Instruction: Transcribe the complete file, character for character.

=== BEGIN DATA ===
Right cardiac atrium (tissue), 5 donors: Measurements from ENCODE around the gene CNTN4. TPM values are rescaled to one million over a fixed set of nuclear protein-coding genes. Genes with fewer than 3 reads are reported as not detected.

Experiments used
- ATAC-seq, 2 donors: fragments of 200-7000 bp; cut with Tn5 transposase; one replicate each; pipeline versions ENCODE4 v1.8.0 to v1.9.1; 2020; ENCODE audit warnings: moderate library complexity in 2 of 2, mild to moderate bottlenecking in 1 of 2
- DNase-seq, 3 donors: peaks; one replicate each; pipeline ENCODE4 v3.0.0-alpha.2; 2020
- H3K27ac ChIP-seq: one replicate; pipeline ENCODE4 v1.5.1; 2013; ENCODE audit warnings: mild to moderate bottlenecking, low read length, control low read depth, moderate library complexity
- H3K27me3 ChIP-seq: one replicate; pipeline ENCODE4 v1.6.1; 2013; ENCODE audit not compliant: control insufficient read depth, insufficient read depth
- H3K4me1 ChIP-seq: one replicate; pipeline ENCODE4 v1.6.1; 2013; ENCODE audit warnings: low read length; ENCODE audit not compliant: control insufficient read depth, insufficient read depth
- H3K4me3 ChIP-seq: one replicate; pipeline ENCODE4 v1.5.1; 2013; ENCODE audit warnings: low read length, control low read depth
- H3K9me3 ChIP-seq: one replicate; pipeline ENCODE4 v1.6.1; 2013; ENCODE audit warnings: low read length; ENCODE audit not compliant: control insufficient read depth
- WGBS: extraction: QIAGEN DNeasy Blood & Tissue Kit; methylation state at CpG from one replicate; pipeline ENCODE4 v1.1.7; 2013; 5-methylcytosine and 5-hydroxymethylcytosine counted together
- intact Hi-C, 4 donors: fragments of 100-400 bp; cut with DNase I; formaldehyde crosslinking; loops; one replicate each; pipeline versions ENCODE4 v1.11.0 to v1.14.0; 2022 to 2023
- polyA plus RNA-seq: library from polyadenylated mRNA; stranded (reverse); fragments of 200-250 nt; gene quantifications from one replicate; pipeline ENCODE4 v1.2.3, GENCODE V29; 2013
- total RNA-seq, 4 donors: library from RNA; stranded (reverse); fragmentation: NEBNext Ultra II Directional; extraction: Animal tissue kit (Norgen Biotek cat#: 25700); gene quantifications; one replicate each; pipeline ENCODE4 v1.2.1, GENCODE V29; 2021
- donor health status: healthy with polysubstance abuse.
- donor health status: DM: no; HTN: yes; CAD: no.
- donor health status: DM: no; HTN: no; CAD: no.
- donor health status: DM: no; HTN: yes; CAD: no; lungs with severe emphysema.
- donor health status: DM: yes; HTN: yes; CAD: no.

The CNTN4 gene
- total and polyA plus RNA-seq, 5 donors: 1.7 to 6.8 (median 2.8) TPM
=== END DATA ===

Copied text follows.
Right cardiac atrium (tissue), 5 donors: Measurements from ENCODE around the gene CNTN4. TPM values are rescaled to one million over a fixed set of nuclear protein-coding genes. Genes with fewer than 3 reads are reported as not detected.

Experiments used
- ATAC-seq, 2 donors: fragments of 200-7000 bp; cut with Tn5 transposase; one replicate each; pipeline versions ENCODE4 v1.8.0 to v1.9.1; 2020; ENCODE audit warnings: moderate library complexity in 2 of 2, mild to moderate bottlenecking in 1 of 2
- DNase-seq, 3 donors: peaks; one replicate each; pipeline ENCODE4 v3.0.0-alpha.2; 2020
- H3K27ac ChIP-seq: one replicate; pipeline ENCODE4 v1.5.1; 2013; ENCODE audit warnings: mild to moderate bottlenecking, low read length, control low read depth, moderate library complexity
- H3K27me3 ChIP-seq: one replicate; pipeline ENCODE4 v1.6.1; 2013; ENCODE audit not compliant: control insufficient read depth, insufficient read depth
- H3K4me1 ChIP-seq: one replicate; pipeline ENCODE4 v1.6.1; 2013; ENCODE audit warnings: low read length; ENCODE audit not compliant: control insufficient read depth, insufficient read depth
- H3K4me3 ChIP-seq: one replicate; pipeline ENCODE4 v1.5.1; 2013; ENCODE audit warnings: low read length, control low read depth
- H3K9me3 ChIP-seq: one replicate; pipeline ENCODE4 v1.6.1; 2013; ENCODE audit warnings: low read length; ENCODE audit not compliant: control insufficient read depth
- WGBS: extraction: QIAGEN DNeasy Blood & Tissue Kit; methylation state at CpG from one replicate; pipeline ENCODE4 v1.1.7; 2013; 5-methylcytosine and 5-hydroxymethylcytosine counted together
- intact Hi-C, 4 donors: fragments of 100-400 bp; cut with DNase I; formaldehyde crosslinking; loops; one replicate each; pipeline versions ENCODE4 v1.11.0 to v1.14.0; 2022 to 2023
- polyA plus RNA-seq: library from polyadenylated mRNA; stranded (reverse); fragments of 200-250 nt; gene quantifications from one replicate; pipeline ENCODE4 v1.2.3, GENCODE V29; 2013
- total RNA-seq, 4 donors: library from RNA; stranded (reverse); fragmentation: NEBNext Ultra II Directional; extraction: Animal tissue kit (Norgen Biotek cat#: 25700); gene quantifications; one replicate each; pipeline ENCODE4 v1.2.1, GENCODE V29; 2021
- donor health status: healthy with polysubstance abuse.
- donor health status: DM: no; HTN: yes; CAD: no.
- donor health status: DM: no; HTN: no; CAD: no.
- donor health status: DM: no; HTN: yes; CAD: no; lungs with severe emphysema.
- donor health status: DM: yes; HTN: yes; CAD: no.

The CNTN4 gene
- total and polyA plus RNA-seq, 5 donors: 1.7 to 6.8 (median 2.8) TPM